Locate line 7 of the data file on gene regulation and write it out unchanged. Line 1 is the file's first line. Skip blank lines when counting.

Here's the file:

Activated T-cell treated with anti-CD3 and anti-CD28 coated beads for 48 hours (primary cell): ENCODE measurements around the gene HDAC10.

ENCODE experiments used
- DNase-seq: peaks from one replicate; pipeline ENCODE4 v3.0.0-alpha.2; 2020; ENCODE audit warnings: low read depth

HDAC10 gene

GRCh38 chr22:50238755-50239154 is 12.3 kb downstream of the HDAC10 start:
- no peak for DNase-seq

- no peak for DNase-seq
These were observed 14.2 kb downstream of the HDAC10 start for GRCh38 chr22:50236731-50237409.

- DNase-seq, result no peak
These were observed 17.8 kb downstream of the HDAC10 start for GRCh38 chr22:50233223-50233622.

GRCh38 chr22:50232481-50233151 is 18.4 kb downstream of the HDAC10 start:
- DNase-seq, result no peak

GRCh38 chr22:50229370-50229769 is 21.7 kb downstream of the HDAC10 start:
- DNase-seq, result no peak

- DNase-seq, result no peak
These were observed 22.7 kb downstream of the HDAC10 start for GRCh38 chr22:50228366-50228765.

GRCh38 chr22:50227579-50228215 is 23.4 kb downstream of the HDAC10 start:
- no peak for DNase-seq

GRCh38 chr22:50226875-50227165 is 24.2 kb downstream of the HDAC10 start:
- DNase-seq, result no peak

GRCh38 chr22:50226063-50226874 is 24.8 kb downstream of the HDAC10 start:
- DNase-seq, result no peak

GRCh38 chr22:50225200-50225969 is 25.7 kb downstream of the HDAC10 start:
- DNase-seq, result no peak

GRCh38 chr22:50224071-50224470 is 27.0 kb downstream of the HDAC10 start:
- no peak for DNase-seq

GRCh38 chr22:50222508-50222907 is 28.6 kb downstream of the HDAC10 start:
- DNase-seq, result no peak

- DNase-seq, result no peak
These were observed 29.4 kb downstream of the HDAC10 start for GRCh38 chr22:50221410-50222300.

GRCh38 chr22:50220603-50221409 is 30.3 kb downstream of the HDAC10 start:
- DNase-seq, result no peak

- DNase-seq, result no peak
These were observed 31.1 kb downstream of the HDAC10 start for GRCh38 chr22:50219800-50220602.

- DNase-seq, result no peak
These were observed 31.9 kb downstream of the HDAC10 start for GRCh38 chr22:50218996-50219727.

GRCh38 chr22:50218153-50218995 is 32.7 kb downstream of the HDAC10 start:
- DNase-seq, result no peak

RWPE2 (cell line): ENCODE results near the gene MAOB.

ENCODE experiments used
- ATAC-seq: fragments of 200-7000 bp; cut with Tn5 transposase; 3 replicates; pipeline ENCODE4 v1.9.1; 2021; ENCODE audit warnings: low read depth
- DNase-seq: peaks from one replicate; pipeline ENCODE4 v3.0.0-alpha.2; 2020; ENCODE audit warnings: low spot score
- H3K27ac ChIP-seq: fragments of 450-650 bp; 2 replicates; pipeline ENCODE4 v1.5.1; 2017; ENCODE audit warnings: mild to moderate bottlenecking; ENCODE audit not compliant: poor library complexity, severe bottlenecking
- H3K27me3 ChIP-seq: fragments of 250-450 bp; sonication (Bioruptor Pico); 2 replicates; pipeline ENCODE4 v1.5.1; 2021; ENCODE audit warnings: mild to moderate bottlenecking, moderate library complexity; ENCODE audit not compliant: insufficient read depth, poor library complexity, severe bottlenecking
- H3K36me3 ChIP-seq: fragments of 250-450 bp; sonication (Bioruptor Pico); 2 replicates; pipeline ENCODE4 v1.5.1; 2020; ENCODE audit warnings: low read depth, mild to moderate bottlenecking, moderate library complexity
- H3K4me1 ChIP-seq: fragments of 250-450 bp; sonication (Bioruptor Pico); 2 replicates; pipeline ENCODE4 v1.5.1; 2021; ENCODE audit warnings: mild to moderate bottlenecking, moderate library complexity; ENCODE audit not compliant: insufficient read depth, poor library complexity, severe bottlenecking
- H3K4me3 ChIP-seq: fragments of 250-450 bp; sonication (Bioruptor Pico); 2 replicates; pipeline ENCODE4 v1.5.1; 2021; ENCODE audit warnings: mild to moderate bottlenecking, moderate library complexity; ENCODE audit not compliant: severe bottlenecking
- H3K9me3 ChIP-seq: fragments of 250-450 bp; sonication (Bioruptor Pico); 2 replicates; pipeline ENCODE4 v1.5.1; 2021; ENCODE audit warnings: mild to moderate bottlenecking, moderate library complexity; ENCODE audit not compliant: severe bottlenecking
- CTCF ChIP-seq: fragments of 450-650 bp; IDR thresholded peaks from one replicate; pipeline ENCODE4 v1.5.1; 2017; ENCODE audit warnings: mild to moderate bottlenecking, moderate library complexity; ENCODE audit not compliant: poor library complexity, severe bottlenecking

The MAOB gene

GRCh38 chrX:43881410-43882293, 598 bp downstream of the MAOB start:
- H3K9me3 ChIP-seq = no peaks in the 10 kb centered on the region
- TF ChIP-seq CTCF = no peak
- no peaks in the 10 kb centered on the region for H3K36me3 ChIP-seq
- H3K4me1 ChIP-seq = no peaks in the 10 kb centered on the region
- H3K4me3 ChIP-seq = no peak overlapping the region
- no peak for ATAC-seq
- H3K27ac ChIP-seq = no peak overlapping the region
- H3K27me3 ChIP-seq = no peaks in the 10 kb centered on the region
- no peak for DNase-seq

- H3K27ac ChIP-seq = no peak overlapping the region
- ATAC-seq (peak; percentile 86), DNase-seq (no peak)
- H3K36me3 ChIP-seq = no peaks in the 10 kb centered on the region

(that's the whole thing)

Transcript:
- no peak for DNase-seq